When the mini-series of Stephen King's Nightmares and Dreamscapes was about to air, and I told the TV Squad team that I'd like to review the first episode, Adam and I got on a discussion together about being fans of Stephen King, what books we'd read, movies we'd seen. He and I certainly saw eye-to-eye when it came to this subject. This is Adam's very first post for TV Squad.
Originally published June 8, 2005.
Despite what the Internet Movie Database says, Desperation, the next TV adaptation of a Stephen King novel, will be produced as a feature for ABC, not a miniseries. King, on his official Web site, is singing the praises of director Mick Garris (who also helmed other King television adaptations such as The Stand and The Shining) and a cast which includes Ron Perlman, Henry Thomas, and Tom Skerritt. The question is: will it actually be as good as King says? Probably not, but both The Stand and The Shining were decent miniseries, especially when compared to such dreck as The Tommyknockers (where the cast seemed unaware of what movie they were in most of the time) and The Langoliers which ended with some awesome digital effects of creatures devouring time and space but was preceded by two hours of actors devouring my will to live.
Comments are turned off for this post. Please visit the original announcement for comments.
Like most brilliant people before him, Adam was a Grade A goofball. His profound love for Adult Swim and smart comedy are a testament to that, but forget writing about other people's funny ha-ha expressions, Adam had plenty of his own funny ha-ha to go around. Who the hell else rewrites the lyrics to The Facts of Life by saying, "In conclusion, the result is the truth of all existence?" So, you know, take some time this week to celebrate Adam by getting your goofy on. Watch some Robot Chicken, use your Cartman voice or talk to some cans. Do what you got to do, but feel the joy and remember Adam.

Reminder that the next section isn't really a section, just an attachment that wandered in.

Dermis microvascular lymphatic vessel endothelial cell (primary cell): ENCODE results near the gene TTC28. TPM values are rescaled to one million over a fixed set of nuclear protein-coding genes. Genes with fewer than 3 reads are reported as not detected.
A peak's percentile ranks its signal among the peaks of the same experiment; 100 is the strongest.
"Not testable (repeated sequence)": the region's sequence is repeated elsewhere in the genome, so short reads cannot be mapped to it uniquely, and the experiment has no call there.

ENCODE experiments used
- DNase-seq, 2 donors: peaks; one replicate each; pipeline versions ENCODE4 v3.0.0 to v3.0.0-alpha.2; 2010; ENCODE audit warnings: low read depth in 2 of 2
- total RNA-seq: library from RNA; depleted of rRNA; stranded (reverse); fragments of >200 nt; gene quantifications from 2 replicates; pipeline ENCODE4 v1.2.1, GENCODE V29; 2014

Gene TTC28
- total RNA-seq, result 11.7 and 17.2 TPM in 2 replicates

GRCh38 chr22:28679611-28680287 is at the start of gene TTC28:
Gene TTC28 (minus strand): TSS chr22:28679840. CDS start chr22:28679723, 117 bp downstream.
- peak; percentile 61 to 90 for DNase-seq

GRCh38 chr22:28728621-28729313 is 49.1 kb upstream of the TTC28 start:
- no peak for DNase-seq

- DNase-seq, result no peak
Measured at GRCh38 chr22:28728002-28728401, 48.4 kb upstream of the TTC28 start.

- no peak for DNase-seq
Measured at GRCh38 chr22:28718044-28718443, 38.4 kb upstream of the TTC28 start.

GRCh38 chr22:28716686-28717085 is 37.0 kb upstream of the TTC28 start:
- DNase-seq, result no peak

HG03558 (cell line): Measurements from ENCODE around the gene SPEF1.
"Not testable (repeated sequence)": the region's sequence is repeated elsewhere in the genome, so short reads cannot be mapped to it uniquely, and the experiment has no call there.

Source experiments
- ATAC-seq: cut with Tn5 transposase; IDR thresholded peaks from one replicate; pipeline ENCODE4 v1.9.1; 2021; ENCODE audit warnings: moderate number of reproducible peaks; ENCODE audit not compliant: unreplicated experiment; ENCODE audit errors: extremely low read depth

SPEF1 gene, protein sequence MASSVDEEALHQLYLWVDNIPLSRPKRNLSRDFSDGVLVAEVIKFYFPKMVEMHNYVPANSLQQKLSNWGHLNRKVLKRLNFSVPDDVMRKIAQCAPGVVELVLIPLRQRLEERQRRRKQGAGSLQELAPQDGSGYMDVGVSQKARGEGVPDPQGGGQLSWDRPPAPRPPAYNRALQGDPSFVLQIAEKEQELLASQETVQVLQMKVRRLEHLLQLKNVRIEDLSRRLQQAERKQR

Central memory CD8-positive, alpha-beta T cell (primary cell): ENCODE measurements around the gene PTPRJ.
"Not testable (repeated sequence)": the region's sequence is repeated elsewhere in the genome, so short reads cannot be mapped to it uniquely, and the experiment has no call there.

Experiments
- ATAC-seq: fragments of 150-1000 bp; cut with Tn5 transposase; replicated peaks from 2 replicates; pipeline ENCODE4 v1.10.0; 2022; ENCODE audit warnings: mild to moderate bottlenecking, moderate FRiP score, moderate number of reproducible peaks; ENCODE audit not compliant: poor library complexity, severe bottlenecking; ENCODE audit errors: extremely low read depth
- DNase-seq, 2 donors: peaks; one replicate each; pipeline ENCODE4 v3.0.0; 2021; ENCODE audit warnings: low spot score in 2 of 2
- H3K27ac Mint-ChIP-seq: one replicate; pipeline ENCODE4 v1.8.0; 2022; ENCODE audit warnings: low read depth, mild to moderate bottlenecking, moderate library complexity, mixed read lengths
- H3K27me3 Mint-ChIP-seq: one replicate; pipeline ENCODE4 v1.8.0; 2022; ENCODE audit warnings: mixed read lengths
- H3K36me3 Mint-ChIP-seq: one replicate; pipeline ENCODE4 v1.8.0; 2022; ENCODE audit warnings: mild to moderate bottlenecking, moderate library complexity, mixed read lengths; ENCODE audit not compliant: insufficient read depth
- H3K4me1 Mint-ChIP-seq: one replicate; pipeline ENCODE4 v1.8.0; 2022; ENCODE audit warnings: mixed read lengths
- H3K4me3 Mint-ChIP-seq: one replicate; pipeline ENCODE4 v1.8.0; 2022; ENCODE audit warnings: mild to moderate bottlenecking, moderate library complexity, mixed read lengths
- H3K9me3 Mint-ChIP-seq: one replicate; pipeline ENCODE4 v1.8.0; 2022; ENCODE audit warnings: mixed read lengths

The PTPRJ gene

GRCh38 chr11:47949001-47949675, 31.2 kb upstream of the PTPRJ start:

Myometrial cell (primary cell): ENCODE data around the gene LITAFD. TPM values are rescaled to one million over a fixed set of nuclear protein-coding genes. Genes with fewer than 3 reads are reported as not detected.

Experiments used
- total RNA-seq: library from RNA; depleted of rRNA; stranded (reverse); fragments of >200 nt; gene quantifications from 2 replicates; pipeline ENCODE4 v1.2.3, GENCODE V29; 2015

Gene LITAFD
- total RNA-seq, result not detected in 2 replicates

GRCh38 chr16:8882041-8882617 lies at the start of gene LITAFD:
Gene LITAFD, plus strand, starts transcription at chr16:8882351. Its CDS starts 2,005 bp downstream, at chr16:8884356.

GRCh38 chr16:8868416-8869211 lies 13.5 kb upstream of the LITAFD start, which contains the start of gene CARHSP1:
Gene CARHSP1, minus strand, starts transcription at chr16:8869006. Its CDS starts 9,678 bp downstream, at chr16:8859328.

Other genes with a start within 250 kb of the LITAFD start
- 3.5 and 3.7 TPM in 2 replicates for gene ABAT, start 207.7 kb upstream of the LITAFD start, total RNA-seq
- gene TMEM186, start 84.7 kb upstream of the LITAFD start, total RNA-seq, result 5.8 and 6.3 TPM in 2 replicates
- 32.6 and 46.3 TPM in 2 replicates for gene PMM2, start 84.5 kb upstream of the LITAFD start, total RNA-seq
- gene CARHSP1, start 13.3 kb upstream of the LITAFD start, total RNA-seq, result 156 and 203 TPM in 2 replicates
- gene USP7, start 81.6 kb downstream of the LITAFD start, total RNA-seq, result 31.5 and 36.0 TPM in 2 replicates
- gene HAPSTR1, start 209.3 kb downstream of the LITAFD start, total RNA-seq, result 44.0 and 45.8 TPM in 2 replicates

Originally published February 26, 2007.
Okay, so I was in the mood to create another fun TV game for y'all like I did with my "TV opposites" game, so here it is.
Below you will find altered lyric samples from TV themes that more or less mean the same thing as the original lyrics. For example, if I wrote:
One takes that which is affirmative, and also that which is negative
and puts these two opposing forces together
in conclusion, the result is the truth of all existence
then you should deduce that this is simply an overwrought way of saying:
You take the good, you take the bad
you take 'em both, and there you have
the Facts of Life
So the answer would be: The Facts of Life (you don't have to tell me the actual lyrics, just the name of the show).
Got it? Okay, good. Now let's do it:
Today, Monday September 10, 2007, TV Squad is remembering blogger Adam Finley who passed away tragically late last week. All front page posts will be staff picks of Adam's writing through the years.
This type of post was Adam's bread and butter. Be it a news story, or in this case, a simple question for readers to ponder. He'd get what needed to be said out of the way and then roam off into some wildly hilarious tangent. Here? Eskimos that make shoddy TV remotes. The beauty of his simple technique was that it made reading some of those monotonous TV news stories a bit easier to swallow. Frankly, I'd pick an anecdote about remote building Eskimos any day over the millionth Paris Hilton headline.
I'd like to think I'm not terribly old, but I do actually remember a time when televisions didn't have remote controls. In fact, my siblings and I were my father's remote control. The advent of the "clicker" changed the way we watch TV, and ultimately, the way television shows and commercials are made and produced. Back in the day, you would pick a channel and more or less stay with that channel for the evening. Now, you can zap through the channels, defying each one to engage you within three seconds or risk being left in the dust.